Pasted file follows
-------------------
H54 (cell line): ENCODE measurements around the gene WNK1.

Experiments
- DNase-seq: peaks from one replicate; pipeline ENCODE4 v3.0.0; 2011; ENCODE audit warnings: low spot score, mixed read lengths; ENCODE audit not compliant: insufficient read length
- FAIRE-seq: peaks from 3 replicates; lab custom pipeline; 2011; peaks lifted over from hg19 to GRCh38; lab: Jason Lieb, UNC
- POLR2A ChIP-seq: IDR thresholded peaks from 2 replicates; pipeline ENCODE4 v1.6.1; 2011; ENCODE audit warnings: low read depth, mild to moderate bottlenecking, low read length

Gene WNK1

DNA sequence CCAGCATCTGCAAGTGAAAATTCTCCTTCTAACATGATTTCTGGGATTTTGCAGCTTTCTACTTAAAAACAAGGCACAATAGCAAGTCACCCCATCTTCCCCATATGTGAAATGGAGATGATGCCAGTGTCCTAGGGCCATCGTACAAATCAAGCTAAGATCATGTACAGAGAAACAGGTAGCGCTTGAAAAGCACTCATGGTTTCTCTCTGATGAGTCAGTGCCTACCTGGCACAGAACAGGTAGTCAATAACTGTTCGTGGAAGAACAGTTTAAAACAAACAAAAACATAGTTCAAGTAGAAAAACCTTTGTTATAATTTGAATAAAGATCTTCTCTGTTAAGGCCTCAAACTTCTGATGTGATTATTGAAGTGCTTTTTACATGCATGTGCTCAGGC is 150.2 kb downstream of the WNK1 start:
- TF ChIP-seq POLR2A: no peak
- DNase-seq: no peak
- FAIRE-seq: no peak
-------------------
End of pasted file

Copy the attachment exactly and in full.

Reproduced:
H54 (cell line): ENCODE measurements around the gene WNK1.

Experiments
- DNase-seq: peaks from one replicate; pipeline ENCODE4 v3.0.0; 2011; ENCODE audit warnings: low spot score, mixed read lengths; ENCODE audit not compliant: insufficient read length
- FAIRE-seq: peaks from 3 replicates; lab custom pipeline; 2011; peaks lifted over from hg19 to GRCh38; lab: Jason Lieb, UNC
- POLR2A ChIP-seq: IDR thresholded peaks from 2 replicates; pipeline ENCODE4 v1.6.1; 2011; ENCODE audit warnings: low read depth, mild to moderate bottlenecking, low read length

Gene WNK1

DNA sequence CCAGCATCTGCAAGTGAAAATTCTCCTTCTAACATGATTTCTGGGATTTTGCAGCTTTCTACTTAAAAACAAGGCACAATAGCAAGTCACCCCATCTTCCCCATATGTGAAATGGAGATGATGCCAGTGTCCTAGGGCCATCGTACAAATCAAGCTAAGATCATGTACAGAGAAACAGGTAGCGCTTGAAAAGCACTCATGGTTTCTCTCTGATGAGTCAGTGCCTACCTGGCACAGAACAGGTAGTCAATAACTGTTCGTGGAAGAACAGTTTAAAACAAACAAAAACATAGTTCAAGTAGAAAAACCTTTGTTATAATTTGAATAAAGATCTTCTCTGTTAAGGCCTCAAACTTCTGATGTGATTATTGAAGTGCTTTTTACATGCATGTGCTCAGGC is 150.2 kb downstream of the WNK1 start:
- TF ChIP-seq POLR2A: no peak
- DNase-seq: no peak
- FAIRE-seq: no peak